Ranked voting an unlikely path for College Station

By Mary Ann Powell, Deputy City Attorney

Whatever your political opinions are, we can all agree on one thing — voting is essential.

Various factions push an array of voting reforms to solve whatever problems they perceive in the way we elect our leaders. In parts of the country, a concept called ranked-choice voting has captured the imagination of some as a way to eliminate costly run-off elections.

In College Station, we went a year with a vacant city council seat because the COVID-19 pandemic forced delays in a run-off stemming from the November 2019 election.  

Ranked-choice voting is an election system that would apply when more than two candidates run for a public office. Voters rank their choices in order of preference. Suppose no candidate receives 50% of the votes. In that case, the candidate receiving the least “1” votes is eliminated, the second choice of the eliminated candidate’s voters is distributed among the remaining candidates, and so on.  

The process continues until a candidate receives a majority of the votes and is declared the winner.

Ranked-choice voting would eliminate run-off elections while ensuring the winning candidate reflects the preferences of a majority of voters, reducing the chances of a less-preferred candidate playing the role of a spoiler.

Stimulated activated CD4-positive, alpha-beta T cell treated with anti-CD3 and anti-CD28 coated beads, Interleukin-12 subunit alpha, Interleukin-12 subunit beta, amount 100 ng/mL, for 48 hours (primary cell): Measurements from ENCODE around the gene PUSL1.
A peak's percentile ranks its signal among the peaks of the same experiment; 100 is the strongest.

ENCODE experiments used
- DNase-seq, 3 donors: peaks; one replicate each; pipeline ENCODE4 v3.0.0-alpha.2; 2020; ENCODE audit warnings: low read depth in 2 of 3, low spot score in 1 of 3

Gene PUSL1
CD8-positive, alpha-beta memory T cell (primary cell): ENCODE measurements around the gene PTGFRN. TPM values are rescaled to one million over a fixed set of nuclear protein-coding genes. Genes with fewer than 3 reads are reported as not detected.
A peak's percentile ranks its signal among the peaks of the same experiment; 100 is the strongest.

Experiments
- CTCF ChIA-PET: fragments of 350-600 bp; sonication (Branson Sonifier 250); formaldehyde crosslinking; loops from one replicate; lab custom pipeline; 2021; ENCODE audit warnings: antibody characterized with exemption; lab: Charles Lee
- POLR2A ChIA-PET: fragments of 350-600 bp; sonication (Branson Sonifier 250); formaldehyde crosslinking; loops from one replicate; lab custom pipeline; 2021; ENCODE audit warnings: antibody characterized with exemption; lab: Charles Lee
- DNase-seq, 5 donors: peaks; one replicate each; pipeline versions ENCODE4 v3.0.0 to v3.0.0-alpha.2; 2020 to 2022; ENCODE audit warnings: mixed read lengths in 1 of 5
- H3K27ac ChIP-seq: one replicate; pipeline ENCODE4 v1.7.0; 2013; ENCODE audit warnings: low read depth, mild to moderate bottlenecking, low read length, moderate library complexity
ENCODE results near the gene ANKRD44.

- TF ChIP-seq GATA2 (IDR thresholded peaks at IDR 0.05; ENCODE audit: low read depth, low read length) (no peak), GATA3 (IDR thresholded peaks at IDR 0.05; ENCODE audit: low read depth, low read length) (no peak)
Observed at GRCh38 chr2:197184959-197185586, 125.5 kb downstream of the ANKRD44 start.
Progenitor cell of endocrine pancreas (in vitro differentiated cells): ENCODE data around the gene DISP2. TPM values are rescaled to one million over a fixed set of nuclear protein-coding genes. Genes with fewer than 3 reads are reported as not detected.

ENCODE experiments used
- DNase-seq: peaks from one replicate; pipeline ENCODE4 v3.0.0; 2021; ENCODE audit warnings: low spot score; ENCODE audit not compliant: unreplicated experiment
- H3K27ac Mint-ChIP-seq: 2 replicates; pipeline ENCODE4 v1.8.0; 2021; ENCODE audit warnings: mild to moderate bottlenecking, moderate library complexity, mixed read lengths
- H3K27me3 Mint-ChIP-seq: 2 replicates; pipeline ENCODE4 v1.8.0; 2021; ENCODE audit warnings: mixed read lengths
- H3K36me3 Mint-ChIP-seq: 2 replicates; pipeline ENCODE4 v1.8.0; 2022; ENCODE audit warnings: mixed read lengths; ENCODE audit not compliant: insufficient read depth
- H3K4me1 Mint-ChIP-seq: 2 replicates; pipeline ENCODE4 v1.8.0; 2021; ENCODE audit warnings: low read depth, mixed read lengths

However, some experts say the system’s complexity may also confuse many voters and election administrators. They also argue that ranked-choice voting is manipulative and runs counter to the democratic process when voter confidence in the system is already low, at least in national elections. 

Could ranked-choice voting happen in College Station? It’s unlikely.

As enticing as some may find the concept — it’s been adopted in about 20 U.S. cities — it isn’t allowed under the Texas Constitution. Amending the constitution requires approval by two-thirds of each house of the legislature, then several state statutes would need to be overturned.

Finally, for College Station to adopt ranked-choice voting, residents would have to approve it in a city charter election. 

In other words, it can’t happen any time soon.

About the Blogger
About the Blogger

Mary Ann Powell has been the city’s deputy city attorney since 2015. She has almost three decades of municipal legal experience, previously serving as city attorney in Sugar Land and Missouri City and as assistant city attorney in College Station and Missouri City. An Iowa native, Mary Ann received a bachelor of arts from St. Louis University in 1981 and a doctor of jurisprudence from the University of Houston Law School in 1986.